I’ve worked in the restaurant business off and on since I was 16-years old. Granted there were whole years I did my best trying to get away from the sharp knives, angry guests, dangerous flames, greasy floors, empty ketchup bottles, pressed linen, heavy wine crates and demanding hours–but one thing that’s remained constant in my working life is my love of food and my undeniable appreciation of restaurant industry. A restaurant workers’ life may be a pirate’s life, but I love it.
I met my husband while serving at a wine restaurant. That might have something to do with my appreciation of the food/service industry. But beyond true love, restaurants have given me valuable information about food and real skills in the kitchen.
Hoping to save you from long hours and low pay, here are a handful of tips my chef friends have taught me along the way.
After watching me prep dinner in my tiny kitchen, my chef friend Brian suggested I buy myself a set of cafeteria trays. A perfect solution for a small kitchen, these plastic trays can be can be swapped out in seconds, whereas cleaning a counter top can take minutes.
Plastic cafeteria trays like this one can be found at restaurant supply stores. I found mine at Surfas.
French for put everything in its place, the Mise-en-place (or “mise” for short) are the uncooked/prepared elements of a recipe. Ingredients like chopped onions, minced garlic and skinned chicken may eventually all end up in the same pan, but individually the ingredients couldn’t be more different in flavor and preparation.
Though a thorough mise may require extra dish washing at the end of the meal, it will keep a chef organized and focused on cooking. This is especially important when an extra minute of cooking can make the difference between a dish being burned or browned.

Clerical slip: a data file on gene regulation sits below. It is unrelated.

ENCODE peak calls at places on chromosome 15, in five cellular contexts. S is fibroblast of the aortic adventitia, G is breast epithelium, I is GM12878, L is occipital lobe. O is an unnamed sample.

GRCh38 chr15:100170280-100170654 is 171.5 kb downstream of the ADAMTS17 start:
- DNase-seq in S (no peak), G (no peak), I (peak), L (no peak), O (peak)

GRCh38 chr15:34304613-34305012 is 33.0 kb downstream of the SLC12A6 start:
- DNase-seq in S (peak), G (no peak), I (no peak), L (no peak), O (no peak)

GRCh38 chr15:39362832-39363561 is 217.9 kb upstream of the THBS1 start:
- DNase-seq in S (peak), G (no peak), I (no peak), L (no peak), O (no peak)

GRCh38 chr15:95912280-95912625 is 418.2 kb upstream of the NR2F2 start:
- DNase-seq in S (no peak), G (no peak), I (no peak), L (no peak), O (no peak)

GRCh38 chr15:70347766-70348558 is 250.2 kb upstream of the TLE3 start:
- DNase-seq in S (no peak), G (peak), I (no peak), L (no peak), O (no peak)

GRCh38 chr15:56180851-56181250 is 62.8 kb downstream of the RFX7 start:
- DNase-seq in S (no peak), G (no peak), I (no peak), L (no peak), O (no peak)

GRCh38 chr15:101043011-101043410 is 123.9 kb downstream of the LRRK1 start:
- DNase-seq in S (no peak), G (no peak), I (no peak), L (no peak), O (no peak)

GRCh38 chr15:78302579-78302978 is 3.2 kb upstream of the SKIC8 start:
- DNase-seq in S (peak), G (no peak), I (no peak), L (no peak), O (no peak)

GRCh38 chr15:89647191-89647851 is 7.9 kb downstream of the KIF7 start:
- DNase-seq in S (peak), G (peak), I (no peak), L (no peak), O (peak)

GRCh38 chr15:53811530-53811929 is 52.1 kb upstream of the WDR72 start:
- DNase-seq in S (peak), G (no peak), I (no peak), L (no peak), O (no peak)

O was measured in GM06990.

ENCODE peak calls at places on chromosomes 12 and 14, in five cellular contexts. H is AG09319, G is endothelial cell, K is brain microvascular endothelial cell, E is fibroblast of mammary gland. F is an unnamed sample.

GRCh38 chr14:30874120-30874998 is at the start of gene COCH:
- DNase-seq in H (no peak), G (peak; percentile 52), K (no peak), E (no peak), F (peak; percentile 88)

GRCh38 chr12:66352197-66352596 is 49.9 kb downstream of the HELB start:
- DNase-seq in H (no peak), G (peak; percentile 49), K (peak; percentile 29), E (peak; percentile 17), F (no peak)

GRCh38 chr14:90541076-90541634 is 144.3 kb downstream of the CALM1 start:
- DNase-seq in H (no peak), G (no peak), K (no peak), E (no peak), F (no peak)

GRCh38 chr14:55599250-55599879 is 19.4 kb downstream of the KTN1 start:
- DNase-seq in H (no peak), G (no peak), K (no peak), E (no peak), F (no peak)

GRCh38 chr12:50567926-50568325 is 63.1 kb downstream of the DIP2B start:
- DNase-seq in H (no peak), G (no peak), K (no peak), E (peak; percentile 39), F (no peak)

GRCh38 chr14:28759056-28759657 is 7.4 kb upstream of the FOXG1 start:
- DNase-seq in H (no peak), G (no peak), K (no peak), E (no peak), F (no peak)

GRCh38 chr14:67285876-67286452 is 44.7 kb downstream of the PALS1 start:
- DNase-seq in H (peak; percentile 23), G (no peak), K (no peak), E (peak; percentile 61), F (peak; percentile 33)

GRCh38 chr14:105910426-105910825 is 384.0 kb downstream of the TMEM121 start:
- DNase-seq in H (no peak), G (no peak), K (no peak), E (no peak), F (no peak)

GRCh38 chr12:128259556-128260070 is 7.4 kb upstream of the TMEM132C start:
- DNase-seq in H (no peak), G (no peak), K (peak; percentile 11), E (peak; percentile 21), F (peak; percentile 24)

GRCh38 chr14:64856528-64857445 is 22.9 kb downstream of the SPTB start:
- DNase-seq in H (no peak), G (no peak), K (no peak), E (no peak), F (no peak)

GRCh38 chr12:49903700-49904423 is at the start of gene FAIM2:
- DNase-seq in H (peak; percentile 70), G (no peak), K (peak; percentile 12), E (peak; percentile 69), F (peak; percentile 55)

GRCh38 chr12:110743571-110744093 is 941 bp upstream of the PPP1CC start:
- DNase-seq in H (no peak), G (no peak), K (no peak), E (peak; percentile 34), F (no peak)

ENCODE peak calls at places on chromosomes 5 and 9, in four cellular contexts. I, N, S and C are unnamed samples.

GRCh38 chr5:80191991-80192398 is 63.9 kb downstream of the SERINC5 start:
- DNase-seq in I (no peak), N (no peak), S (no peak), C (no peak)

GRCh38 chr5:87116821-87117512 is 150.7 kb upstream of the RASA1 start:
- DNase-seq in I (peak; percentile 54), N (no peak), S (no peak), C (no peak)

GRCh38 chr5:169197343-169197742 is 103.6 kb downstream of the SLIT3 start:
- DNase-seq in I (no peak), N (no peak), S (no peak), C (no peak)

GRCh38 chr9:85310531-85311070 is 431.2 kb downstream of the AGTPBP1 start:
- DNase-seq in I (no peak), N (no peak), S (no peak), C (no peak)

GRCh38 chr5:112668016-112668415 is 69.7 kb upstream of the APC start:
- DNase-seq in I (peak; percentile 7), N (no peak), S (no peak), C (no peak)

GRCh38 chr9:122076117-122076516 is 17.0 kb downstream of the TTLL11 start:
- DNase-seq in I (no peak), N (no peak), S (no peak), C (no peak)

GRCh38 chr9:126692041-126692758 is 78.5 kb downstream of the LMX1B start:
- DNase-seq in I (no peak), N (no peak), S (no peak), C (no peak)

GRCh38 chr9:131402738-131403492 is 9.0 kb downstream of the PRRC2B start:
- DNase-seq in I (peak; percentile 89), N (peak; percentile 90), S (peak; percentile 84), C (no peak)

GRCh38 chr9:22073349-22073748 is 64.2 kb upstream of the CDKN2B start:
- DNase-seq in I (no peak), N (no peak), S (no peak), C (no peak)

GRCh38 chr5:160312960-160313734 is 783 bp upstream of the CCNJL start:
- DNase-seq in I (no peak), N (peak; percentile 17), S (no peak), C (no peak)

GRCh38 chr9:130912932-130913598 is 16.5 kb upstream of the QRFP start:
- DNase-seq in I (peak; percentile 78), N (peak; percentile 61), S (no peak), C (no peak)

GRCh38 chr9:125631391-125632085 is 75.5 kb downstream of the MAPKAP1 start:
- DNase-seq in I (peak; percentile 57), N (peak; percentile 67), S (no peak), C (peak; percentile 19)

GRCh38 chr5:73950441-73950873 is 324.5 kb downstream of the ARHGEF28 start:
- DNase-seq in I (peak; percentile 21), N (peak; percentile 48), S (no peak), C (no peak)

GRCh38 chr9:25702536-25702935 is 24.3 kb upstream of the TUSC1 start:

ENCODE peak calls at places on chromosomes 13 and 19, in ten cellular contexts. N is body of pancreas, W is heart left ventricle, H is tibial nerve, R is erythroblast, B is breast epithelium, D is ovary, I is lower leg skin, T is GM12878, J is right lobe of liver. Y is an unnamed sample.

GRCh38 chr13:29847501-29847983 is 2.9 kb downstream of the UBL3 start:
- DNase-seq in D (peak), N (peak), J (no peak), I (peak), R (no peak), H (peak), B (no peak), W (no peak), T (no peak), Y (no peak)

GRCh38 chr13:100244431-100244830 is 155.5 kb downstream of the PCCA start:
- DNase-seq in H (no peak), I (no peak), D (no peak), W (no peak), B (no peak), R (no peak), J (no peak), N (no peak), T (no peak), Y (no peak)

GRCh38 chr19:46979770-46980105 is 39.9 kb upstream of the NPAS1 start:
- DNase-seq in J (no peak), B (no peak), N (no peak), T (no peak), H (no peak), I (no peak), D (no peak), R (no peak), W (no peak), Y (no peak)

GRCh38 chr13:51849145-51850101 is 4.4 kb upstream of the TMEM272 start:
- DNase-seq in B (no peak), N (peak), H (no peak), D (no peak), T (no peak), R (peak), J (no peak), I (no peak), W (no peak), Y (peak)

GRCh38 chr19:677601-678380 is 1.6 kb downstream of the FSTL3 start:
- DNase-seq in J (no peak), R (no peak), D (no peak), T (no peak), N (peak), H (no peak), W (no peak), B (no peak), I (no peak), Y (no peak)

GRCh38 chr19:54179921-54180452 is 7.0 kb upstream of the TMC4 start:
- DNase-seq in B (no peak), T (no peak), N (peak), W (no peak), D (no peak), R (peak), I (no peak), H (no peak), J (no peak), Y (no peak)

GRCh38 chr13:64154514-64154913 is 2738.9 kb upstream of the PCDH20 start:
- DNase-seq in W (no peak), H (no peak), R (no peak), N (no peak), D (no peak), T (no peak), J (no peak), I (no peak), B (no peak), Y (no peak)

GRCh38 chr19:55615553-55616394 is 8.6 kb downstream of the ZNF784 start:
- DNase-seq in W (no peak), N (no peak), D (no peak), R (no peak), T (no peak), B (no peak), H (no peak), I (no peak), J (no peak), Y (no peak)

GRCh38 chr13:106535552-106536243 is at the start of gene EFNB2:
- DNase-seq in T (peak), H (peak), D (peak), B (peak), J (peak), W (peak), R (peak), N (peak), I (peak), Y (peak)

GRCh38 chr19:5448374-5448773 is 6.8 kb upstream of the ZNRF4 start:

When preparing ingredients in advance of a meal, a to-go container is perfect way to maximize a single container for both preparation and storage. Using an immersion blender, you can prepare a creamy dressing or puree a soup in batches in one of these tall plastic prep containers. Pop a lid onto the container and the ingredients are ready to be stored for future use.
Though this may seem obvious in a green-conscious time, I’m always amazed when I see people throw away their to-go containers. Watch a chef in his kitchen or walk-in, and you’ll see ingenious uses for to go containers.
I’ve been amazed at how resourceful some chefs can be with to-go containers. I’ve seen cookies, cheese rinds, melted butter, left over bacon grease, bones for making soup and tons of other items stored (separately!) in to-go containers. Easy to stack and clean, a reused to-go container minimizes waste and reduces plastic wrap or aluminum foil usage. Do as the chefs do and label your to-go containers with masking tape and Sharpie so you know when you have a clear “use by” date.
Used in the freezer, to-go prep container can hold soup stock and left-over vegetable scraps to be made into future vegetable stock.
Stronger than the traditional cookie sheet, the sheet tray is a durable and easy to clean metal cooking sheet. Perfect for baking, think of sheet trays as another work surface. Toss vegetables in olive oil and seasonings on the tray and put directly into the oven. Line a sheet tray with parchment paper and bake perfectly browned cookies.
Like a mise-en-place, chefs need to have sauces and oils nearby and in a container that’s easy to access for multiple uses throughout service. Using a squeeze bottle (like the kind usually used for serving ketchup or mustard) is an ingenious way to avoid opening caps or bottles and get access to a frequently used liquid ingredient in mere seconds.
I use my squeeze bottle for olive oil I cook with and have a back up bottle for finishing oil if I’m cooking for more a large party.
Though technically this is part of any mise-en-place, I like to think of my salt collection as a permanent installation for my kitchen. My sea salt collection (Maldon, Kosher and a fine sea salt) are always on the counter or on the stove for easy access and fast finishing of a plate.